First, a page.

Stupid Client Side Tricks
16 January 2017

Stupid Client Side Tricks

The primary focus of intercooler is, of course, on AJAX interactions with a server. However, thanks to a few smaller features, intercooler allows developers, designers in particular, to take advantage of some pure client-side functionality in the browser using only HTML attributes.

Let’s look at a few.

Class Addition/Removal

One of the nicest CSS3 features for designers is the addition of CSS Transitions which allows for designers to control animations between various visual states in purely declarative CSS. Unfortunately, taking advantage of this feature requires programmatically adding or removing a class from an element, which typically requires writing javascript.

Fortunately, intercooler gives you tools for doing this using plain old HTML attributes: the ic-add-class and ic-remove-class attributes. These attributes allow you to add or remove a class to a given element after a specified delay, which lets you take advantage of CSS3 transitions, and this works even for content not loaded via AJAX.

So you can use this trick (or any of the other tricks mentioned on this page) even if you aren’t using intercooler for AJAX integrations.

Here is an example of the ic-add-class attribute:

<div ic-add-class="fancy:3s">
  This div will have the "fancy" class added to it 3 seconds after the page is loaded

Element Removal

A common action is to remove a DOM element after a certain amount of time: for example a user notification. Intercooler has a tag to support this: ic-remove-after which allows you to specify a time period to wait before removing the element from the DOM.

This can be paired with the ic-add-class or ic-remove-class attribute to allow for a smooth element transition followed by a removal from the DOM.

Here is an example of the attribute:

<div ic-remove-after="5s">
  This div will be removed from the DOM five seconds after the initial load of the page

Again, this attribute does not rely on AJAX: you can use it on plain old web pages that have none of intercoolers AJAX functionality wired in.

Client-Side Actions

The first two tricks are (I hope) pretty uncontroversial and obviously better than the alternative. Client-side actions are more experimental and, I’m not afraid to admit, a bit more controversial. First, let me give you an overview of how they work and then an apology for them.

The ic-action attribute allows you to specify a series of client side actions that should be invoked when an element is triggered (as defined by the ic-trigger-on attribute). The syntax for the attribute allows you to sequentially invoke methods (defined either on the element or globally) with a delay between them.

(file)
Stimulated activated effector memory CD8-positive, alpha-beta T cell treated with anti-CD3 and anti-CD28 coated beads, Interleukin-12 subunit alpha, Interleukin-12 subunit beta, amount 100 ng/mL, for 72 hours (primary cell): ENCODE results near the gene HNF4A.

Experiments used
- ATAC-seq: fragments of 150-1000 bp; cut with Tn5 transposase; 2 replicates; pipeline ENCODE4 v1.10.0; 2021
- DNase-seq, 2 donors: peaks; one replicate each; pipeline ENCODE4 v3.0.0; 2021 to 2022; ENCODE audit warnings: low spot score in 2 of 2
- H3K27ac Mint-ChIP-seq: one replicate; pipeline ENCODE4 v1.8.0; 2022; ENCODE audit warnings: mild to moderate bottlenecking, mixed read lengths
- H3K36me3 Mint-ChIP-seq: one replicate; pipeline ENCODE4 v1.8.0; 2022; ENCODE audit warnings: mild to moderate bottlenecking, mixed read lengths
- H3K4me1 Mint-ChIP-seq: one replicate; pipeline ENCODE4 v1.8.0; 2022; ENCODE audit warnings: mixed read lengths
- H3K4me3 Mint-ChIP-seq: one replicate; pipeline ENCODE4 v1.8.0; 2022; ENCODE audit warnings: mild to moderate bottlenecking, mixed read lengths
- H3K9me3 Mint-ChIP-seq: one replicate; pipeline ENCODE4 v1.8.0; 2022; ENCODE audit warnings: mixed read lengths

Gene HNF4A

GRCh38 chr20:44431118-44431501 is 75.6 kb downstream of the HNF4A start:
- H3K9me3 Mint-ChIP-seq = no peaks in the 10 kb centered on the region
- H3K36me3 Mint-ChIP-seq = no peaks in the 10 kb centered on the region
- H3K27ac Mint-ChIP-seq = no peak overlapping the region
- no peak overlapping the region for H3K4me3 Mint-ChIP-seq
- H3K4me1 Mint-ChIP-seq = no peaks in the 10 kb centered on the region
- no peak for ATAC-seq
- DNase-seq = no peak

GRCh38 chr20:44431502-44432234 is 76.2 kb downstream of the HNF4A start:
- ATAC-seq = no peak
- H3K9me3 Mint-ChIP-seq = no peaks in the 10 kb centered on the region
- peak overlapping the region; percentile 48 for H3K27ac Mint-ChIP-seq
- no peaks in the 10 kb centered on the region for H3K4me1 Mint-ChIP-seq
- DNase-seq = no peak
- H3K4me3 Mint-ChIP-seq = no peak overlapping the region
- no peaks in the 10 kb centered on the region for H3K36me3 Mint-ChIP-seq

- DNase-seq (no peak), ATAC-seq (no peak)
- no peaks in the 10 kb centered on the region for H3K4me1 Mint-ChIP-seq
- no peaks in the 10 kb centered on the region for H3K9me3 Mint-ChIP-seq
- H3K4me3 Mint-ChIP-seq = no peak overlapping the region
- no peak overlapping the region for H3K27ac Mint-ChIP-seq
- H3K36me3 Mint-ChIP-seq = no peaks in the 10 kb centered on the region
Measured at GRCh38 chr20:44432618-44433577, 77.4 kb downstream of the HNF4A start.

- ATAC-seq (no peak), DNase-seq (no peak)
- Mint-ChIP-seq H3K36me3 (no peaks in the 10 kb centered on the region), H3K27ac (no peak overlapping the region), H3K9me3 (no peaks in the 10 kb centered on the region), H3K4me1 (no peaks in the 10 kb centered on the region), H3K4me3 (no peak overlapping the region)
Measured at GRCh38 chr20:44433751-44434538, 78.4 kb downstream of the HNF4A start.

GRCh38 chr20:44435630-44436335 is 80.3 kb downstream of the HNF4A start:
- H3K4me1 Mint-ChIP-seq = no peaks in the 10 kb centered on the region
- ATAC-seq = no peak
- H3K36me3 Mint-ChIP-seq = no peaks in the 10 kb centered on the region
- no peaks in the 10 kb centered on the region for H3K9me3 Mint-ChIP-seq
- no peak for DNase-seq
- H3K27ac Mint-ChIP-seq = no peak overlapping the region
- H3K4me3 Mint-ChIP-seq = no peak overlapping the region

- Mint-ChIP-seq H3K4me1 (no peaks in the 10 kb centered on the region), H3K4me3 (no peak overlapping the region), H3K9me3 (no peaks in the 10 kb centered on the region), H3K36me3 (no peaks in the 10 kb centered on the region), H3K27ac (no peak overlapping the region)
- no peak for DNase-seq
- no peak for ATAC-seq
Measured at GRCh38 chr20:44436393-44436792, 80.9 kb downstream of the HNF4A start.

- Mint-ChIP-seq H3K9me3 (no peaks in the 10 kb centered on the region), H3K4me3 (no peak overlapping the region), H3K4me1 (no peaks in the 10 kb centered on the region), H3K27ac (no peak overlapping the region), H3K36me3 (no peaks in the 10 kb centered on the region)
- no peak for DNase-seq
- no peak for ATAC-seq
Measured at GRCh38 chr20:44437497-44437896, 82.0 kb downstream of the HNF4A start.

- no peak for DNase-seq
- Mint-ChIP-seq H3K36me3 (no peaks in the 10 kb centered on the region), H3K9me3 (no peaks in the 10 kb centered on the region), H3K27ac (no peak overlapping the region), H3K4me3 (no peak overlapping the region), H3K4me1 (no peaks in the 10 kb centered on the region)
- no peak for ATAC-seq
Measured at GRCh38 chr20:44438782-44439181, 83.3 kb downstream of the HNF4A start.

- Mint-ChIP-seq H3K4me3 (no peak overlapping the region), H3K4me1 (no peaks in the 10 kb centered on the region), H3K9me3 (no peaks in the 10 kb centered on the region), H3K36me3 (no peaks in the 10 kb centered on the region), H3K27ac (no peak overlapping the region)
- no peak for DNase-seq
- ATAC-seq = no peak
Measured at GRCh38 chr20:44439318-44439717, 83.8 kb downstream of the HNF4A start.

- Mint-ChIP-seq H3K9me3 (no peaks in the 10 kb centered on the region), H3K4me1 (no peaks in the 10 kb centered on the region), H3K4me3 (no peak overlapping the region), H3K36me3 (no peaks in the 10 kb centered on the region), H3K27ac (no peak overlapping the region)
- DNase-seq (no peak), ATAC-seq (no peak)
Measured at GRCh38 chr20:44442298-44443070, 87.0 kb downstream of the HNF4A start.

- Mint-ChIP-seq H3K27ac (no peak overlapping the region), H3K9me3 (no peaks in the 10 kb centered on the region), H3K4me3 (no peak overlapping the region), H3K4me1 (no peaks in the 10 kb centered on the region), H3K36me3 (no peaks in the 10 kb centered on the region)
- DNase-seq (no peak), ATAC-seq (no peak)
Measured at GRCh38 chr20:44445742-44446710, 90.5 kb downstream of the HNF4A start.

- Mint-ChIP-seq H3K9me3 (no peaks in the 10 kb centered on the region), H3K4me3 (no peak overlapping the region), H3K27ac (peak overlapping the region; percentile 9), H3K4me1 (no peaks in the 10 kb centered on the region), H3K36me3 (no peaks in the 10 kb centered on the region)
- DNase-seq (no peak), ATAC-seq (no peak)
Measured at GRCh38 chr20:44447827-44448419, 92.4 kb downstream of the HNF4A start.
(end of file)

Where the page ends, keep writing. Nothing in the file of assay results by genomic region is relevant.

You can see a few examples and a complete explanation of the syntax on the docs page for the attribute, but here is a simple example:

<a ic-action="slideToggle" ic-target="#hidden-div">
  Toggler Div
<div id="hidden-div" style="display:none">
  This Content Is Hidden Initially

Here we invoke the jQuery slideToggle method on the div below when a user clicks on the anchor. We are taking advantage of the ic-target attribute to target the div, and using the default trigger of a click on anchor tags.

The corresponding jQuery would look like this:

  $(function() {
    $('#anchor-id).on('click', function(){

Now, I think we can agree that this isn’t an insane amount of code that intercooler has saved us. I don’t want to minimize it entirely: we still reduced the amount of code by nearly half and removed the need for an explicit id on the anchor tag. Not nothing. But still, not necessarily compelling.

What is compelling, in my opinion, is that the action that the element performs is now on the DOM element in question rather than located in a script block: you can look at the anchor tag and immediately understand what it is doing. And, because the syntax for ic-action is invocation-only, you can’t fall into the trap of having complicated logic in something like an onClick handler. Finally, you get to take advantage of the already existing attributes that intercooler provides, such as ic-target.

While I don’t expect it to be everyone’s cup of tea, I’ve found that using ic-action cleans up my javascript quite a bit, moving a lot of simple-but-noisy logic out of my script blocks which makes the remaining javascript that much easier to understand and maintain.


Full documentation of the client-side functionality of intercooler can be found here. I hope it helps you save you from writing a bit of javascript when you are doing web development, even if you don’t end up using the full AJAX functionality in intercooler.

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